The projection comes from market research and analysis firm Frost and Sullivan in a new report called "U.S. DoD C4ISR Competitive Analysis."
The report says the market for command, control, communications, computers, intelligence, surveillance and reconnaissance was worth $75.53 billion last year. By 2017 spending is expected to be $45 billion. The reduction would particularly be in the areas of research, development, testing and evaluation.
"Though C4ISR spending will not be reduced as much as the overall defense budget, it will be negatively impacted by fewer platforms and troops," it said.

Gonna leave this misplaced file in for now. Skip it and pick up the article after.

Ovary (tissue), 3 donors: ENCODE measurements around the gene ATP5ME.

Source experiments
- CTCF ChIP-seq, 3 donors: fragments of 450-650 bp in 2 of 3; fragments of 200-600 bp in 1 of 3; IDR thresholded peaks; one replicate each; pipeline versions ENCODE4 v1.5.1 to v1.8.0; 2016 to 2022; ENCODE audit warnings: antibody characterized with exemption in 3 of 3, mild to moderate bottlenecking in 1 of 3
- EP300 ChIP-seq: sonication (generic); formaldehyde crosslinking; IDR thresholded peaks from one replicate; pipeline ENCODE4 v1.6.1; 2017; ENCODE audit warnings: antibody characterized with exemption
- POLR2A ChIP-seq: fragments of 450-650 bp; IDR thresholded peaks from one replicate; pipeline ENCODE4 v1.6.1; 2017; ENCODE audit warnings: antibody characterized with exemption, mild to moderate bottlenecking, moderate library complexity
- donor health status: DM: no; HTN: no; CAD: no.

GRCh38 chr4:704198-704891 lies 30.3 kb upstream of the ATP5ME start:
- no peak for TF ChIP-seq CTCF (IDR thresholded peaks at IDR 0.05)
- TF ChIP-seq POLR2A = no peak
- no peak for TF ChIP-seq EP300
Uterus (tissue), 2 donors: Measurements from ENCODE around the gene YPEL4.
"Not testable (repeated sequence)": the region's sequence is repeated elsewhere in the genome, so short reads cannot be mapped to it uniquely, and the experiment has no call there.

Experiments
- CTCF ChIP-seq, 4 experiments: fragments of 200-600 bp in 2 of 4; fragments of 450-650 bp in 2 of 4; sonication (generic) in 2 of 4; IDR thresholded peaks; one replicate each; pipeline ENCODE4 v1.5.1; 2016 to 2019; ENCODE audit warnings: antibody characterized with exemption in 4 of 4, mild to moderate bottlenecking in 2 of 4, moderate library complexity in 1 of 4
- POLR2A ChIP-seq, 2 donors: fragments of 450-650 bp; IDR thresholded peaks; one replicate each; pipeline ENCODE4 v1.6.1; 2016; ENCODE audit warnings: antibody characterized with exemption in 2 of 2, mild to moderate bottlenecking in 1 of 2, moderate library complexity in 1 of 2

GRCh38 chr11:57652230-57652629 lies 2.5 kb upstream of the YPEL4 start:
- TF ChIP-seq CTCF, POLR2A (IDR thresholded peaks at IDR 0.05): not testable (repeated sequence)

Frost and Sullivan Senior Industry Analyst Brad Curran said "reduced RDT&E will mean more reliance on mature and proven technologies and systems, with incremental upgrades that will leverage advances in commercial technology."
Successful adoption of current IT technologies -- cloud computing, data analytics, mobile devices and business and social networking applications -- are already improving C4ISR and "cost savings, ease of integration and training, and frequent upgrades of these tools are driving more companies to participate in the (Department of Defense) IT enterprise networks market."
"Cost-competitive, non-traditional defense firms that maintain a robust services capability will find steady contracting work through 2017," Curran said.